• Which force is causing it to fail though? The compression between the posts? Or the vertical load of gravity? And I assume by T you mean the beam should be T shaped? To give it more strength in both directions? – The Shoe Shiner Nov 13 '17 at 14:22
  • Yes, the compression. I'm guessing that the weight of the plants could result in several hundred lbs. of force on the beam. Eventually it'll begin to bow sideways and become quite weak. This is why steel I-beams have dual flanges. – isherwood Nov 13 '17 at 15:55
  • Gotcha. Yea the weight of the plants will get transferred to the post and then forced onto the ends of the beam. Hadn't really considered how that force may affect it laterally. So If I end up doing this then I'll set it up like a T or I beam. – The Shoe Shiner Nov 13 '17 at 16:09
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Wow, this is really interesting. I’m not sure I understand the problem, (and I’m suppose to know this stuff.) I hope it’s just terminology...

Seldom is a member only in “tension” or “compression “. (I can only think of some chords in a truss...maybe.) So, when your horizontal 2x4 member sags (bends), it’s in tension on the bottom and compression on top. Then, when you tighten the wires, you’ll induce more compression into the 2x4. This is what we call “double bending” and often causes buckling.

We can calculate this buckling by knowing the load (compression load) and the span...we call this the “slenderness ratio”. Every material, (wood, concrete,steel, jello, etc.) has an allowable slenderness ratio based on the strain (not stress) of the load on the material and the span. (This is how they calculate allowable loads on columns to keep them from bending.)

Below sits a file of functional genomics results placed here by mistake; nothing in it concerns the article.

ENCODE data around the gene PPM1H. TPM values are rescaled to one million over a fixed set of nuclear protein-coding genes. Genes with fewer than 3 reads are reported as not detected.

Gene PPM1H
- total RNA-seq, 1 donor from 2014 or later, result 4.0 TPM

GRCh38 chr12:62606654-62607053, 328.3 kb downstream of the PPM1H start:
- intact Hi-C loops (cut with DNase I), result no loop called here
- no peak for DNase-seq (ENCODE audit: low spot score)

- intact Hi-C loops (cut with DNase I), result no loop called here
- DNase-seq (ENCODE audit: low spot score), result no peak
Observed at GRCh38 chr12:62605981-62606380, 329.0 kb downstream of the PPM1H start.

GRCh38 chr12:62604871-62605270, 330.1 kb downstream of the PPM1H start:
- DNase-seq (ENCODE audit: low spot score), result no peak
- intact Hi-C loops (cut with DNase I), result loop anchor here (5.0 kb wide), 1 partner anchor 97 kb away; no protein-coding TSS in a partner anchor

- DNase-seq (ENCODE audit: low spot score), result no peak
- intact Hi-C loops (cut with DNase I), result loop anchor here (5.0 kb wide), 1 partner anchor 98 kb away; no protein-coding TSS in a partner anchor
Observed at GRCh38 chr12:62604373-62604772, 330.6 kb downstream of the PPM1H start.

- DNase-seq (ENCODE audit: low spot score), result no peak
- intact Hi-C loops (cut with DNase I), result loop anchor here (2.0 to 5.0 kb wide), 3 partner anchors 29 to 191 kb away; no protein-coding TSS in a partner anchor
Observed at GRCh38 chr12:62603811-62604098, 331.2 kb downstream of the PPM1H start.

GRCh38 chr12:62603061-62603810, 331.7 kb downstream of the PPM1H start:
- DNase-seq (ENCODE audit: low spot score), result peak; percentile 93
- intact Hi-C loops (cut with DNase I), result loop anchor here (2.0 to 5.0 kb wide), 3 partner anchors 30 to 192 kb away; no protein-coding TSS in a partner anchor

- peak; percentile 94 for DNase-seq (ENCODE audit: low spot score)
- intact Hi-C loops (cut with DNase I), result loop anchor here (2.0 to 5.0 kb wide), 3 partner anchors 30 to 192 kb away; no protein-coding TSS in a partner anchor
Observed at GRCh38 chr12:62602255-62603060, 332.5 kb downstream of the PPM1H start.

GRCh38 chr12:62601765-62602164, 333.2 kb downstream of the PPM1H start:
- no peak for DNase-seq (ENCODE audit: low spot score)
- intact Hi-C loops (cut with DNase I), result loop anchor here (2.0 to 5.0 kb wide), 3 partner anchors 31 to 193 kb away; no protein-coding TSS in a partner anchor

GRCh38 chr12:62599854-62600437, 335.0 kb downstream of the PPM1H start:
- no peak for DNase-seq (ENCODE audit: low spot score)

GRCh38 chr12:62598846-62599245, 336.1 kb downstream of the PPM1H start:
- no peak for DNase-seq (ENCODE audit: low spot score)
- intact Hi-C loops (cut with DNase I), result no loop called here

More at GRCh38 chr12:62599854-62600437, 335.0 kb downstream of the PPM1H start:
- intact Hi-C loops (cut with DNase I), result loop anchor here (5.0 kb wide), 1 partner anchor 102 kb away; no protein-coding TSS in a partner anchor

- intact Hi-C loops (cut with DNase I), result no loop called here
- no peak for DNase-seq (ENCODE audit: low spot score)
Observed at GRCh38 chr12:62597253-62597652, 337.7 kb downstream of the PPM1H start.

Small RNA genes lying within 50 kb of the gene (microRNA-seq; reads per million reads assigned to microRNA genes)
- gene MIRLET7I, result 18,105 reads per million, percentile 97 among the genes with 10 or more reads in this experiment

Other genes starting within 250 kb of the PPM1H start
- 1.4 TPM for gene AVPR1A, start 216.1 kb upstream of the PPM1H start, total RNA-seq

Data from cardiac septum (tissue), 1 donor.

So, the more you tighten the wires, the more the 2x4 will “tend” to bend and must resist the load or it will buckle. Because the slenderness ratio is based on the skinniest side of the 2x4, it helps to add a 2x4 in the opposite direction. (It has nothing to do with the flanges on a steel beam, like @isherwood says.)

So, to answer your question, “yes, the 2x4 will sag over a 16’ span AND the compression added by the wire will not save it.”

Whew...that was hard to explain...but the more compression you add to keep it from sagging, the more you’ll cause it to buckle...until you add another member perpendicular to the 2x4.

By the way, if you try to use the 2x4 member, make sure you tighten the wires evenly or you’ll introduce “twist” to the 2x4, and that is way too difficult to calculate...but will cause failure even quicker.

I don’t know how many 16’ spans you have, but after about 2 spans, you’ll use a lot less lumber by using either of your 2 options.

  • Yea I think after looking at all the available options, I'm just going to brace the end posts with inward diagonal beams towards the ground, pinned in place. These beams will be 4x4 and all the tension from the wires will be transferred to them. And Using inward diagonal braces helps me avoid the additional row length of an H brace. – The Shoe Shiner Nov 17 '17 at 3:14